Lessons from the floods

For Ciara Sterling, CEO of Thriving Communities Partnership (TCP), three things are needed when supporting communities during a natural disaster: flexibility, agility, and empathy.

Speaking at EWON’s first Consultative Council Meeting for 2022, Sterling stressed the importance of prioritising a human-centred approach to major disasters like the recent northern NSW floods.

“The reality is disasters like what we’ve seen in NSW and Queensland recently have exceptionally long impacts,” said Sterling, “As an essential services ecosystem we need to look at things like planning and recovery.”

Sterling’s presentation to EWON members, government, industry stakeholders, and community groups outlined TCP’s Disaster Planning and Recovery Collaborative Research Project.

The project mapped the experiences of people negatively impacted by the 2019 North Queensland Monsoon disaster. The research emphasises there is no single “correct” pathway to recovery, instead listening to, and working closely with, affected communities is the best way to find a solution that works for them. 

Sterling noted that many community members face long and complicated journeys to recovery, and essential service providers need to make it easy for people to access the help and information they need. 

 Sterling recommended that energy providers and second responders:

  • Develop clear, consistent and inclusive communications that cater to the needs of all Australians including CALD and First Nations communities
  • Collaborate closely with their sector partners to ensure consistent messaging and offers of support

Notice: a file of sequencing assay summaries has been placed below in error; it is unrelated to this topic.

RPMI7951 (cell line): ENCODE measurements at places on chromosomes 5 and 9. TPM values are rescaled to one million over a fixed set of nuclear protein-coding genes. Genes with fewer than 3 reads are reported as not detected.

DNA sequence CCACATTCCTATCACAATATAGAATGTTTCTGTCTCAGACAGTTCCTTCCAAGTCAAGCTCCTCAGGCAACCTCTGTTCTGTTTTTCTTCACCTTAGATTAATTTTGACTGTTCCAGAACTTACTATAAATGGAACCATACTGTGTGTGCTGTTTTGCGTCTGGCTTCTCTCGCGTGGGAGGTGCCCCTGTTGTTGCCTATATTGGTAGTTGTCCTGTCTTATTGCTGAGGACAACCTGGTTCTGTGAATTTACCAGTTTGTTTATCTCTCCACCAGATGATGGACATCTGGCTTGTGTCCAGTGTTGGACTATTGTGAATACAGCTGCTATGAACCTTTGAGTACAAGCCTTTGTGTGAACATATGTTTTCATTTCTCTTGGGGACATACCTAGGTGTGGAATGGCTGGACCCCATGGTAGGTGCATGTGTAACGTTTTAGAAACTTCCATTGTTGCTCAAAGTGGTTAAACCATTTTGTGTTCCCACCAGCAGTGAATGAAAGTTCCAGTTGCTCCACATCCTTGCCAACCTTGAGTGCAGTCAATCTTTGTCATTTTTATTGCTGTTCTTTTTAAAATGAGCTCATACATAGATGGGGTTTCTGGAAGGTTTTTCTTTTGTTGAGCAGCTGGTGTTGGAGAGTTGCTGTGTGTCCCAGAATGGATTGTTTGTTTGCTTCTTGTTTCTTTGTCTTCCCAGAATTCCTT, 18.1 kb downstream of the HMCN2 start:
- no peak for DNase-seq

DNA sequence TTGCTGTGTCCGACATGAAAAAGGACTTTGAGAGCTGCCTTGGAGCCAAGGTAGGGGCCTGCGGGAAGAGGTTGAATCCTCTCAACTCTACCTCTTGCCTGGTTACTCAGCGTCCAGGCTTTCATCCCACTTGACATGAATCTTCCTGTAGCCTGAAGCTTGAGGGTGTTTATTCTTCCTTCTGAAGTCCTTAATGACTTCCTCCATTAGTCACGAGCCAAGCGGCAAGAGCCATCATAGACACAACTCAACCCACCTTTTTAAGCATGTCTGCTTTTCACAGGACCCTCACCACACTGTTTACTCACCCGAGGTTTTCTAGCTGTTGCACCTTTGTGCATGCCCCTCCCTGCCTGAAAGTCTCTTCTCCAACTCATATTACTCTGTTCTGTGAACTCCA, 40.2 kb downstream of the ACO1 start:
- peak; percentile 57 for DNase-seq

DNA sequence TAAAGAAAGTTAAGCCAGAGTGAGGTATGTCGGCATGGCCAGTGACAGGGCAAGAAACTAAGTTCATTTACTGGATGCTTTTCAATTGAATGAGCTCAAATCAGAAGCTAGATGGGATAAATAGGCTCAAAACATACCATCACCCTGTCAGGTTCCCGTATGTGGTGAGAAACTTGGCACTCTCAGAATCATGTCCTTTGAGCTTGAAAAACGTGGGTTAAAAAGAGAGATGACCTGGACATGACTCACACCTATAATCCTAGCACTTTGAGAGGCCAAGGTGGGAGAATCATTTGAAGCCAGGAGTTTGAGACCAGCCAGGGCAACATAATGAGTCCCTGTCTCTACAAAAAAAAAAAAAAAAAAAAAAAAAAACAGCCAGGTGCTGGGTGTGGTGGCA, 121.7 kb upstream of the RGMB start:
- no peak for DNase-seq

• Develop deep community ties and networks that can be tapped into in a time of crisis
  • Prioritise the mental health of affected customers and their own staff 
  • Recognise how important small businesses are to communities and tailor messaging and support accordingly

Sterling also highlighted that as natural disasters like those recently experienced in NSW and Queensland become more common, lessons from the past can help shape our responses to future crises. She explained that developing response coordination and community education programs in the lead up to a disaster are just as important as the response afterward, and stressed the importance of working with small businesses to help rebuild communities.

“Small businesses are an absolute pillar in the community, and they are vital for recovery,” she said, adding that small business can sometimes be overlooked in disaster recovery efforts. For many communities, she noted, small businesses reopening was often one of the first signs of recovery and a much-needed symbol of hope.

Following Sterling’s presentation, CCM attendees also heard from Danielle Manley of Endeavour Energy and Belinda Kallmier of Essential Energy.

Since 2019 EWON has been a proud partner of TCP, a non-profit organisation that fosters cross-sector collaboration across businesses, NGOs and government. In March 2022, alongside 30 other community organisations and essential service providers, we contributed to their 2022 QLD & NSW Flood Disaster Response resource platform